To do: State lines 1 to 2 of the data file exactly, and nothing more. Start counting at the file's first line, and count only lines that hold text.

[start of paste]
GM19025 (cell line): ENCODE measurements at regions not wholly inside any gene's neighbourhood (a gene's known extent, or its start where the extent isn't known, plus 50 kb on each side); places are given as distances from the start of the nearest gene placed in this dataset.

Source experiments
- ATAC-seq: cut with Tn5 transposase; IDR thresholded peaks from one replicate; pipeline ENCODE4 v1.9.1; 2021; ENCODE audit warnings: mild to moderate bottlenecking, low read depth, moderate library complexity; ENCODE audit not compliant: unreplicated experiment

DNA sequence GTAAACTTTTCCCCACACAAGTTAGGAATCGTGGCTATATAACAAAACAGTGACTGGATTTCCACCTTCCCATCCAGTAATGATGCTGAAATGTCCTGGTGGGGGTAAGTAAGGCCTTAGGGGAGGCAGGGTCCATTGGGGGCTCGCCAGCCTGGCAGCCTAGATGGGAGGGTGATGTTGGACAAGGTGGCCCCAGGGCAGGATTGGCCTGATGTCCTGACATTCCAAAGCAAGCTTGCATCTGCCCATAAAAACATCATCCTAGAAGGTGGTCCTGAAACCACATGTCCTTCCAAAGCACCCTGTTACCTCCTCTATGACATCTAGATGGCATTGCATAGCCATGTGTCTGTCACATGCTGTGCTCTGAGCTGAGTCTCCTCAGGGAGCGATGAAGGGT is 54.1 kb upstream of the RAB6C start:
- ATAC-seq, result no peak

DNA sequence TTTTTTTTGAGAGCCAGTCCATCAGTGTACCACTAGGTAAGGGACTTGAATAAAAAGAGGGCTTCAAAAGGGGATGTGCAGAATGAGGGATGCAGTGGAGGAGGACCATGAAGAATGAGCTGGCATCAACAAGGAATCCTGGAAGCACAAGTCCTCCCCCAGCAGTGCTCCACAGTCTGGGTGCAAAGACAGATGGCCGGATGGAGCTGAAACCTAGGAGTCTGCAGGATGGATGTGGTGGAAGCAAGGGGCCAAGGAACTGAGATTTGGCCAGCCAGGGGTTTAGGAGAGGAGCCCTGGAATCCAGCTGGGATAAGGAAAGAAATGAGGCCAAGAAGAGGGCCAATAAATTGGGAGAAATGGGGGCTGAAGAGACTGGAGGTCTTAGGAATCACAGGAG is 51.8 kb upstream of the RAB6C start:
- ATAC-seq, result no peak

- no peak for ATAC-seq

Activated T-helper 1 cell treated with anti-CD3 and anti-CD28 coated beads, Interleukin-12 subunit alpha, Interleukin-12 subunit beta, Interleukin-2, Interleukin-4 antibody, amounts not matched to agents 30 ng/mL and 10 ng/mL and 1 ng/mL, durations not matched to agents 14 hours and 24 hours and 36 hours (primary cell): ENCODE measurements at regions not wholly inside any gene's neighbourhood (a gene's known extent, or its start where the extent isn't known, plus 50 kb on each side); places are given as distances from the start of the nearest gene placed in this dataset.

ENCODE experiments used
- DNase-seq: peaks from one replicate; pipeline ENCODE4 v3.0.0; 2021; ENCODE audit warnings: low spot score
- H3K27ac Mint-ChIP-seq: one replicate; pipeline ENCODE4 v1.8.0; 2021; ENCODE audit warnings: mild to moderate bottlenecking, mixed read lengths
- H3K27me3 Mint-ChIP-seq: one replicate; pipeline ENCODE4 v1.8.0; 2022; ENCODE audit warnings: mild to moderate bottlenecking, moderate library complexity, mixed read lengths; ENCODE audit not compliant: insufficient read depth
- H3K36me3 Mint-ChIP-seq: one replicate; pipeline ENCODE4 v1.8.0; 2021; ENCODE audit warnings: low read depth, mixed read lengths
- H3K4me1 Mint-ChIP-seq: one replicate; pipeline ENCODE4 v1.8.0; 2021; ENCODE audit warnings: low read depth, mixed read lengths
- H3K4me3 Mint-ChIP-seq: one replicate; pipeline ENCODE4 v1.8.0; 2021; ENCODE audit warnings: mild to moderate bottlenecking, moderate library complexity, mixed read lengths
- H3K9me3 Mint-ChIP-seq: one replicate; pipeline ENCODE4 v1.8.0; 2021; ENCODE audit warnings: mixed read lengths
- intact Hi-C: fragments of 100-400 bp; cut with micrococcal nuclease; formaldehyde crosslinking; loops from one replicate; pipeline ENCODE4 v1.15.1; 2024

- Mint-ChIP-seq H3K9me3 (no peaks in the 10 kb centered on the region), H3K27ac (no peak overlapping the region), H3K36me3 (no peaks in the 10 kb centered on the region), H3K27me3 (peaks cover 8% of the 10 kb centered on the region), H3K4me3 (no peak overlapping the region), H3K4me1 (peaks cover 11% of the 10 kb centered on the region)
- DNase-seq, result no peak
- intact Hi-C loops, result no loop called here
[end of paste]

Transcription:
GM19025 (cell line): ENCODE measurements at regions not wholly inside any gene's neighbourhood (a gene's known extent, or its start where the extent isn't known, plus 50 kb on each side); places are given as distances from the start of the nearest gene placed in this dataset.

Source experiments